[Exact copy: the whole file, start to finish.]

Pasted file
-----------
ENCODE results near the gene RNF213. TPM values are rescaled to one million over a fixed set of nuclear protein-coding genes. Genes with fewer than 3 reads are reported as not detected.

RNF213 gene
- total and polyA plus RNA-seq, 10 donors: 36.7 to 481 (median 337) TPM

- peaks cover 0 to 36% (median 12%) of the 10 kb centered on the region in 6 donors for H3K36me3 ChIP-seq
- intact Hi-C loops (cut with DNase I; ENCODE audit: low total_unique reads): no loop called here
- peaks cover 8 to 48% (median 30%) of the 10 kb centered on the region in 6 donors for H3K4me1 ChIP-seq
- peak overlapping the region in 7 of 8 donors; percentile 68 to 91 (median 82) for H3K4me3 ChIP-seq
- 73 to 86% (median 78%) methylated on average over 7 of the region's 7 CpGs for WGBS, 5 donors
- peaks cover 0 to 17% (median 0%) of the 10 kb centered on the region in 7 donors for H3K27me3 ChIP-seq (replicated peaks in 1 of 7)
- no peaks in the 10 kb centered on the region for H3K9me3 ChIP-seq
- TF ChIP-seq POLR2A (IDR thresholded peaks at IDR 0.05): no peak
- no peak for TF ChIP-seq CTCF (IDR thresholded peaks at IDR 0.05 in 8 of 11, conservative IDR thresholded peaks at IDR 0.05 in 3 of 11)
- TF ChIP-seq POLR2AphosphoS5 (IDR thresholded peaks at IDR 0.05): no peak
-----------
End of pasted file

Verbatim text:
ENCODE results near the gene RNF213. TPM values are rescaled to one million over a fixed set of nuclear protein-coding genes. Genes with fewer than 3 reads are reported as not detected.

RNF213 gene
- total and polyA plus RNA-seq, 10 donors: 36.7 to 481 (median 337) TPM

- peaks cover 0 to 36% (median 12%) of the 10 kb centered on the region in 6 donors for H3K36me3 ChIP-seq
- intact Hi-C loops (cut with DNase I; ENCODE audit: low total_unique reads): no loop called here
- peaks cover 8 to 48% (median 30%) of the 10 kb centered on the region in 6 donors for H3K4me1 ChIP-seq
- peak overlapping the region in 7 of 8 donors; percentile 68 to 91 (median 82) for H3K4me3 ChIP-seq
- 73 to 86% (median 78%) methylated on average over 7 of the region's 7 CpGs for WGBS, 5 donors
- peaks cover 0 to 17% (median 0%) of the 10 kb centered on the region in 7 donors for H3K27me3 ChIP-seq (replicated peaks in 1 of 7)
- no peaks in the 10 kb centered on the region for H3K9me3 ChIP-seq
- TF ChIP-seq POLR2A (IDR thresholded peaks at IDR 0.05): no peak
- no peak for TF ChIP-seq CTCF (IDR thresholded peaks at IDR 0.05 in 8 of 11, conservative IDR thresholded peaks at IDR 0.05 in 3 of 11)
- TF ChIP-seq POLR2AphosphoS5 (IDR thresholded peaks at IDR 0.05): no peak